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Ovines in the Vines?

A New Idea for the Finger Lakes Region of New York

By Nancy Glazier

Grazing sheep in vineyards has been an idea we have tossed around for a while. This spring Hans Walter-Peterson and Mike Colizzi with the Finger Lakes Grape Program and I sat down to actually talk about it. This practice is done on the West Coast with baby doll sheep, but none of us has ever heard of it in the Finger Lakes region or New York. We had an interesting discussion mingling grape and grass lingo.
Since this was a new idea to the region, we needed a guinea pig vineyard to test the idea. It needed to be someone that had their vineyard fenced in, or partially fenced and lots of temporary fencing. The next step was locating someone that had sheep, ideally with no lambs, to keep it simple.
5-12-14 Ovines Vines

Sheep grazing in the vineyard


Mike volunteered his own vineyard, Kashong Glen Vineyards in Bellona, Yates County. He has energized deer fence on three sides with temporary fence along the road. The sheep came from some of his wife’s aunt flock. They were a group of ten ewes that had lambed early for Easter. Water tubs were set out on the headlands near the road for easy filling.
The ideal time to start spring grazing of sheep in the vineyards is prior to bud break. We had concerns about the sheep biting off the tender buds and leaves, especially after the hard winter we had just finished. The vines couldn’t withstand any further damage from bud loss. I had estimated there was plenty of ‘pasture’ available for the ewes for more than a month on the small acreage. We were hesitant to get too many sheep since we didn’t know if they would destroy the vines.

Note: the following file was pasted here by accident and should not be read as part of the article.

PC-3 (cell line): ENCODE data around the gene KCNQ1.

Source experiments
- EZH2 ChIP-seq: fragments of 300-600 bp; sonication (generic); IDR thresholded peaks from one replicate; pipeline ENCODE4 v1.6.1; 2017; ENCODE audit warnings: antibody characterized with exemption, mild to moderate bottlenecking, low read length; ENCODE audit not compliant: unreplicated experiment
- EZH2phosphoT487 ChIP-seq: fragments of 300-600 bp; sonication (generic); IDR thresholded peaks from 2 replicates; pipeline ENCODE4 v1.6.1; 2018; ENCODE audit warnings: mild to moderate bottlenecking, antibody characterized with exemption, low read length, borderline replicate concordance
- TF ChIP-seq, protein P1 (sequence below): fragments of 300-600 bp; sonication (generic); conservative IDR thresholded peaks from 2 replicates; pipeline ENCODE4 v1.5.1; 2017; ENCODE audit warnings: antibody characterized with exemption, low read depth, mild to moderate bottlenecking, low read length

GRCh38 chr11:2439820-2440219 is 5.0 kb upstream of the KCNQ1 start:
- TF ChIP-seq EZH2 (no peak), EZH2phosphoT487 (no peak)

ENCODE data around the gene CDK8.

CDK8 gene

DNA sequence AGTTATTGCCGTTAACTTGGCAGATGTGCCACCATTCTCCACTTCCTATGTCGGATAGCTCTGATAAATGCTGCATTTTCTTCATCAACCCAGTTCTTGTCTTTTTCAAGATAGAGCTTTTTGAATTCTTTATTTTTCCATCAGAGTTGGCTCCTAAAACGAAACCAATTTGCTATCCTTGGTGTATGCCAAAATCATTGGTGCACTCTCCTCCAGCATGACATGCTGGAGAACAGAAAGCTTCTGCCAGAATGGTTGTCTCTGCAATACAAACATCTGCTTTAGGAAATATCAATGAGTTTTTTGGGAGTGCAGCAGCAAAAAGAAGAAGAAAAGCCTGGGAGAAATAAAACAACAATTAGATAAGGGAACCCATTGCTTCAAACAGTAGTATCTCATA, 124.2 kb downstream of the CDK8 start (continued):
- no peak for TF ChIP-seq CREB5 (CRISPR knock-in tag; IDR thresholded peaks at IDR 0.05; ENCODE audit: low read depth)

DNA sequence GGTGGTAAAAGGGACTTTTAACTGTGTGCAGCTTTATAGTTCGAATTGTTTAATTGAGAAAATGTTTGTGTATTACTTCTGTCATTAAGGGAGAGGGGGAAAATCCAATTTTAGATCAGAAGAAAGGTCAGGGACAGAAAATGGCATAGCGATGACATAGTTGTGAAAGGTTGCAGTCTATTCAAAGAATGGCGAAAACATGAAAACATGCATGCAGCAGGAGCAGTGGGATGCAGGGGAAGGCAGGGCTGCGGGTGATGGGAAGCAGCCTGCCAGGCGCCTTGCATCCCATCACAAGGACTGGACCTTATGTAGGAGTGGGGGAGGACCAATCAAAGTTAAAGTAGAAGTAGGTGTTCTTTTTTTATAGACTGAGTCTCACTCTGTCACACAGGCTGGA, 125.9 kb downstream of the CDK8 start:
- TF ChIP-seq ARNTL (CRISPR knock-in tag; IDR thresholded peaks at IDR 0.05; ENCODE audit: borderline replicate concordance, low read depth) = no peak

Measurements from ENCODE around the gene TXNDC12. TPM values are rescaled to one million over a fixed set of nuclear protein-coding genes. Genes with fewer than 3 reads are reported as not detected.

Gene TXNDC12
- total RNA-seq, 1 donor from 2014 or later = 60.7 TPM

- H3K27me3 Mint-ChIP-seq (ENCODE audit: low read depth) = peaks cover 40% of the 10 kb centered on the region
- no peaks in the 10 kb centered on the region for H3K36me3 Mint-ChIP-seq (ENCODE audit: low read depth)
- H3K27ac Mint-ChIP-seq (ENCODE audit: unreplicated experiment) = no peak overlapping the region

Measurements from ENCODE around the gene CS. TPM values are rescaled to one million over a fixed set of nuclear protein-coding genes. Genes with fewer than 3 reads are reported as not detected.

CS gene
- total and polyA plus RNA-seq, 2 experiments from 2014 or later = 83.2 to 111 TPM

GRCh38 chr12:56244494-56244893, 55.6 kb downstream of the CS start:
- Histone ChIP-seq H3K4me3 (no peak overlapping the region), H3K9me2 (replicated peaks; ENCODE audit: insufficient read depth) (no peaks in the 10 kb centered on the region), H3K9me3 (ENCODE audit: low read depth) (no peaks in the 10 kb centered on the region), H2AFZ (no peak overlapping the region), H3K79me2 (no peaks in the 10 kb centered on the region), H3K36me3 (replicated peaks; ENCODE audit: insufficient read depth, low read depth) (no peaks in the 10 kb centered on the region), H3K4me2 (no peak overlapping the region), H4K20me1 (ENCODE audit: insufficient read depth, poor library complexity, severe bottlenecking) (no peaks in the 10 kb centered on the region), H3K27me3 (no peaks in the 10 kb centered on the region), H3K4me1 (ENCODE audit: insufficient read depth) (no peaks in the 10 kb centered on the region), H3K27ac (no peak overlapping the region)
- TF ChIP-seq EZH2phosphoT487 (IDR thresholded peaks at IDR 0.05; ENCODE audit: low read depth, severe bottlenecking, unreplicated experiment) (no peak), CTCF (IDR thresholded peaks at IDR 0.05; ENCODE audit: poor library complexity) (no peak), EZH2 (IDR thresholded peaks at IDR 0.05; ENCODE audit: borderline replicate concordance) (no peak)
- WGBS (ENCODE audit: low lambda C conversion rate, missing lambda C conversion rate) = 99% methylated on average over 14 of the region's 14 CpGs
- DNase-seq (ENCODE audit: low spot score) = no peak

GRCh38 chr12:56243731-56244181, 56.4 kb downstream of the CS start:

The sheep were delivered to the vineyard on Mother’s Day. The ewes hit the ground running since it was their first opportunity to get out on pasture this spring. Pastures had gotten off to a slow start so moving them to the vineyard was a great opportunity. Mike was hoping the ewes would graze in some targeted areas – the areas at the base of the vines, and the grassy rows in between the rows of vines, thus reducing the need for mowing. Plant growth at the vine bases can compete for water in dry years. There were some weeds but since they were flush with spring growth it was very palatable. Mike spent quite a bit of time watching the sheep that first day making sure they weren’t destructive.
Ovines- Sheep Grazing

Sheep grazing weeds at the bases of the grape vines


Some work has been done to train sheep to graze vineyard floors and not grape leaves. To deter sheep from grazing the grape leaves, they were fed grape leaves then administered a small dose of lithium chloride. The sheep got a bit of an upset stomach and associated the discomfort with the grape leaves. We couldn’t start with that practice since the vines hadn’t yet leafed out and the sheep might possibly be used for leaf pull later in the season. This practice removes a few leaves in the grape zone to allow for more air circulation. This can help reduce disease risk.
The sheep had a short stay within the vines. Bud break occurred quickly with the warm temperatures in mid-May. They were moved to the headlands where there was plenty of grazing for a few weeks. The goal is to put them back in the vineyard possibly after harvest to graze the grassy areas down before winter.
Nancy Glazier is the Small Farms Specialist with Cornell Cooperative Extension’s Northwest New York Dairy, Livestock and Field Crops Team. Her office is in Penn Yan and can be reached at 585.536.5123 and nig3@cornell.edu.
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